Gagosian is pleased to present an exhibition of photographs by Ed Ruscha. Although most of the featured photographs were originally used in the creation of Ruscha’s books (1963–78), the artist has printed several new images from his numerous negatives and contact sheets in preparation for this exhibition.
Ed Ruscha began taking photographs while a student at the Chouinard School in Los Angeles in 1959. The artist’s conceptual use of photography in books takes its cue from the livres d’artiste made by such artists as Picasso, Matisse, and Chagall. However, Ruscha’s books mark a significant departure from traditional formats as they are assembled but not composed, clean but not slick, and were meant for broad distribution.
Ed Ruscha’s books document the artist’s surroundings and journeys “on the road” between 1963 and 1978. The first book, Twentysix Gasoline Stations, was inspired by a journey along Route 66 between Ruscha’s native Oklahoma and Los Angeles. Primarily visual, the books are composed of series of nondescript photographs that follow seemingly basic and random thematic guidelines such as “gasoline stations,” “apartment buildings,” “swimming pools,” “vinyl records,” “palm trees,” and even “burning small fires.”
These books marked the beginning of Ruscha’s conceptual foray into photographic documentation and book making, which has continued to be an important aspect of his body of work.
“Things Fall Apart”: Ed Ruscha’s Swiped Words
Lisa Turvey examines the range of effects conveyed by the blurred phrases in recent drawings by the artist, detailing the ways these words in motion evoke the experience of the current moment.
Gwen Allen recounts her discovery of cutting-edge artists’ magazines from the 1960s and 1970s and explores the roots and implications of these singular publications.
Eilshemius and Me: An Interview with Ed Ruscha
Ed Ruscha tells Viet-Nu Nguyen and Leta Grzan how he first encountered Louis Michel Eilshemius’s paintings, which of the artist’s aesthetic innovations captured his imagination, and how his own work relates to and differs from that of this “Neglected Marvel.”
The River Café Cookbook
London’s River Café, a culinary mecca perched on a bend in the River Thames, celebrated its thirtieth anniversary in 2018. To celebrate this milestone and the publication of her cookbook River Café London, cofounder Ruth Rogers sat down with Derek Blasberg to discuss the famed restaurant’s allure.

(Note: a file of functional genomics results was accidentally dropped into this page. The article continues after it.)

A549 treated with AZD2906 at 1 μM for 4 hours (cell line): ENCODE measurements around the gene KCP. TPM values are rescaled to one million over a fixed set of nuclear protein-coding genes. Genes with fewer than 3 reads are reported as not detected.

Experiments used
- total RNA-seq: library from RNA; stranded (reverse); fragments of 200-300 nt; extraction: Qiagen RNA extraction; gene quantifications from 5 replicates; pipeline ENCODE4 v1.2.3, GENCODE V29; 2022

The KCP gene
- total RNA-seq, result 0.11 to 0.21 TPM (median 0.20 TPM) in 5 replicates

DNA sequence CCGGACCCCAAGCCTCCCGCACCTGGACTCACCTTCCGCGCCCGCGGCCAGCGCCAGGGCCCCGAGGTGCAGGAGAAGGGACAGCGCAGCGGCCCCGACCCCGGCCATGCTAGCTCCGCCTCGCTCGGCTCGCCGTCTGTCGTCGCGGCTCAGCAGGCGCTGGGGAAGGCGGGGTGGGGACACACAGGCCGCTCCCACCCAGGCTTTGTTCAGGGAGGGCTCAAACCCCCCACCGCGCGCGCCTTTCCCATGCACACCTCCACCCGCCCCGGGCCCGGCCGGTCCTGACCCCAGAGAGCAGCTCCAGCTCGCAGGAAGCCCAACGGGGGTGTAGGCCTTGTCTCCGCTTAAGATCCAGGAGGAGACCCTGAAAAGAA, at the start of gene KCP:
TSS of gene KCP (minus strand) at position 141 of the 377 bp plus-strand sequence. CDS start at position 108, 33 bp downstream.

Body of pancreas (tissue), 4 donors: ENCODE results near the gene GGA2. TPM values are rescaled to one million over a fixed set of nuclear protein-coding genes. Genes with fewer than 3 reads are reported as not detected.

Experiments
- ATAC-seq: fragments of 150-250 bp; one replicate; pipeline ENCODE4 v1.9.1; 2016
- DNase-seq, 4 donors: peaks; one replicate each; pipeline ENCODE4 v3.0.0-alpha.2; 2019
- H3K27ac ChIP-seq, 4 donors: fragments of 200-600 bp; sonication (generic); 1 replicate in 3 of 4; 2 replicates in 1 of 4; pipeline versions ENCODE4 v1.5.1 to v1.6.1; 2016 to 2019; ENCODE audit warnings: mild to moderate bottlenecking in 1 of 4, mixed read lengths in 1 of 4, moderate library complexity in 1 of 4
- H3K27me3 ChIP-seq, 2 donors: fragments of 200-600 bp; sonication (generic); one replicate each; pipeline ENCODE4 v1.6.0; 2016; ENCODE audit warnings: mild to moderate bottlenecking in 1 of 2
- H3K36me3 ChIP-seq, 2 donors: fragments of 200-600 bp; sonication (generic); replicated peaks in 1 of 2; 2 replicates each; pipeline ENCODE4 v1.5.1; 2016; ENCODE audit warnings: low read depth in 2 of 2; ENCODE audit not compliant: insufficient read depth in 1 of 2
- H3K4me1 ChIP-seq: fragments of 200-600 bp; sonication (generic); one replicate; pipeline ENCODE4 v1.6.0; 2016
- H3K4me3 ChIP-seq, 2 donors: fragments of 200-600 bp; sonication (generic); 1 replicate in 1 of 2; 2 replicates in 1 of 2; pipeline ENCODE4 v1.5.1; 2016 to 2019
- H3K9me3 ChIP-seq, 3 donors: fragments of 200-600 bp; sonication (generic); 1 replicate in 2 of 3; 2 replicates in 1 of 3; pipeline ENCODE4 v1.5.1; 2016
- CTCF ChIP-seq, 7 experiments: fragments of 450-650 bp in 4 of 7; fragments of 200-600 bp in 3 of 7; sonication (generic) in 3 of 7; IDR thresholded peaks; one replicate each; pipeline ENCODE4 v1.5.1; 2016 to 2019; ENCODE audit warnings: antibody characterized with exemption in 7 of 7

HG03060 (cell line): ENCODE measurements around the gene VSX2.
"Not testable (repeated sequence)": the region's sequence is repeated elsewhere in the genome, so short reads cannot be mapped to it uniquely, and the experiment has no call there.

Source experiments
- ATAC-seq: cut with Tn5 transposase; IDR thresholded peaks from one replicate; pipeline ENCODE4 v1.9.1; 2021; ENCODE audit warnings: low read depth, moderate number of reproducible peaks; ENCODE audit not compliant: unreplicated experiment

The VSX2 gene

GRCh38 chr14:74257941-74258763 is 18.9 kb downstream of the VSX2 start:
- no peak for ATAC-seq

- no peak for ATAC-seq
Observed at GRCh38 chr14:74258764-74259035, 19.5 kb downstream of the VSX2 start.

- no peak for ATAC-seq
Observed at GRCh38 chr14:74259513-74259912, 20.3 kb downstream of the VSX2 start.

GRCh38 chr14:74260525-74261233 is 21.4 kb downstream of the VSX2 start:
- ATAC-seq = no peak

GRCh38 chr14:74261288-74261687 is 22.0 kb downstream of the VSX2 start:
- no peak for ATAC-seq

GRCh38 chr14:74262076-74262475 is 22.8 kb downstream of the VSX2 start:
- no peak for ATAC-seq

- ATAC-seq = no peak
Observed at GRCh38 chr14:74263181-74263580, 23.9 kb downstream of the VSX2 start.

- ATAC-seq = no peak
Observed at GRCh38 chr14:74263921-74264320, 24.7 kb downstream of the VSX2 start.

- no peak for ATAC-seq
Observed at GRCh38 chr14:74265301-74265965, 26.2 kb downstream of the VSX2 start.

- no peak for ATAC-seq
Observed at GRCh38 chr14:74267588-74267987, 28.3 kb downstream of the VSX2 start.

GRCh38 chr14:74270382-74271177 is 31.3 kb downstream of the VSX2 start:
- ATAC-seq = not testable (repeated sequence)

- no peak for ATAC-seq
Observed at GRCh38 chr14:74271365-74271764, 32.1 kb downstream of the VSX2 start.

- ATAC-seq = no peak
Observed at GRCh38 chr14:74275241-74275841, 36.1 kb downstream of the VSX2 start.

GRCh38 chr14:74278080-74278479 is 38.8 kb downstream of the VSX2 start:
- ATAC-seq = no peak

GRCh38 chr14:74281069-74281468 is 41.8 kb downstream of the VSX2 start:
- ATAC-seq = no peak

Gagosian Quarterly Fall 2019
The Fall 2019 issue of Gagosian Quarterly is now available, featuring a detail from Sinking (2019) by Nathaniel Mary Quinn on its cover.
Ed Ruscha: A Long Way from Oklahoma
In conjunction with his exhibition VERY at Louisiana Museum of Modern Art in Humlebæk, Denmark, Ed Ruscha sat down with Kasper Bech Dyg to discuss his work.
September 16–22, 2020
At the start of his artistic career, Ed Ruscha called himself an “abstract artist . . . who deals with subject matter.” Abandoning academic connotations that came to be associated with Abstract Expressionism, he looked instead to tropes of advertising and brought words—as form, symbol, and material—to the forefront of painting. Working in diverse media with humor and wit, he oscillates between sign and substance, locating the sublime in landscapes both natural and artificial. Ruscha’s formal experimentations and clever use of the American vernacular have evolved in form and meaning as technology alters the essence of human communication.
Photo: Kate Simon
May 28–June 30, 2020
Gagosian is pleased to present recent paintings by Ed Ruscha online for galleryplatform.la. Fifty years ago, Ruscha purchased a set of vellum drum skins from a leather shop in Los Angeles. He has continued to collect these vintage objects, and since 2011 he has used them as canvases for the works on view in his solo exhibition Drum Skins at the Blanton Museum of Art in Austin, Texas.
Installation view, Ed Ruscha: Drum Skins, Blanton Museum of Art, Austin, Texas, January 11–October 4, 2020. Artwork © Ed Ruscha
Custom-Built Intrigue: Drawings 1974–1984
May 6–June 30, 2017
980 Madison Avenue, New York